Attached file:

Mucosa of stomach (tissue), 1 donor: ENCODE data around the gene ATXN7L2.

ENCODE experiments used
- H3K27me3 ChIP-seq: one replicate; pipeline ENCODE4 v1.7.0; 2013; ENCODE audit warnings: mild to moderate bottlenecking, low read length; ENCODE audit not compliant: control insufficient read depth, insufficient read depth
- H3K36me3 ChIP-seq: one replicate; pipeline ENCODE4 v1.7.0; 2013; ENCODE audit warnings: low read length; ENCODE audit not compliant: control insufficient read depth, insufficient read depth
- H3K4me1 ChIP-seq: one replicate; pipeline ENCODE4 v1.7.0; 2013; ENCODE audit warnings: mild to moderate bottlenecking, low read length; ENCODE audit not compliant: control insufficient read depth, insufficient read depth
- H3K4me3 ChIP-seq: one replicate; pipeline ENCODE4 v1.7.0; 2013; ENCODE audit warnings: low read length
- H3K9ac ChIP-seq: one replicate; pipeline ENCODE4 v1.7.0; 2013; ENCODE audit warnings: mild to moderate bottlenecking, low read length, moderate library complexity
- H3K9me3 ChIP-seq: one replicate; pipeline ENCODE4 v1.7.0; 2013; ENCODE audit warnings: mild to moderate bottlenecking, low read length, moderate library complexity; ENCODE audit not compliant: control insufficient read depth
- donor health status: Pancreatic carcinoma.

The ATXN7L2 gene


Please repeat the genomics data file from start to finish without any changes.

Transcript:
Mucosa of stomach (tissue), 1 donor: ENCODE data around the gene ATXN7L2.

ENCODE experiments used
- H3K27me3 ChIP-seq: one replicate; pipeline ENCODE4 v1.7.0; 2013; ENCODE audit warnings: mild to moderate bottlenecking, low read length; ENCODE audit not compliant: control insufficient read depth, insufficient read depth
- H3K36me3 ChIP-seq: one replicate; pipeline ENCODE4 v1.7.0; 2013; ENCODE audit warnings: low read length; ENCODE audit not compliant: control insufficient read depth, insufficient read depth
- H3K4me1 ChIP-seq: one replicate; pipeline ENCODE4 v1.7.0; 2013; ENCODE audit warnings: mild to moderate bottlenecking, low read length; ENCODE audit not compliant: control insufficient read depth, insufficient read depth
- H3K4me3 ChIP-seq: one replicate; pipeline ENCODE4 v1.7.0; 2013; ENCODE audit warnings: low read length
- H3K9ac ChIP-seq: one replicate; pipeline ENCODE4 v1.7.0; 2013; ENCODE audit warnings: mild to moderate bottlenecking, low read length, moderate library complexity
- H3K9me3 ChIP-seq: one replicate; pipeline ENCODE4 v1.7.0; 2013; ENCODE audit warnings: mild to moderate bottlenecking, low read length, moderate library complexity; ENCODE audit not compliant: control insufficient read depth
- donor health status: Pancreatic carcinoma.

The ATXN7L2 gene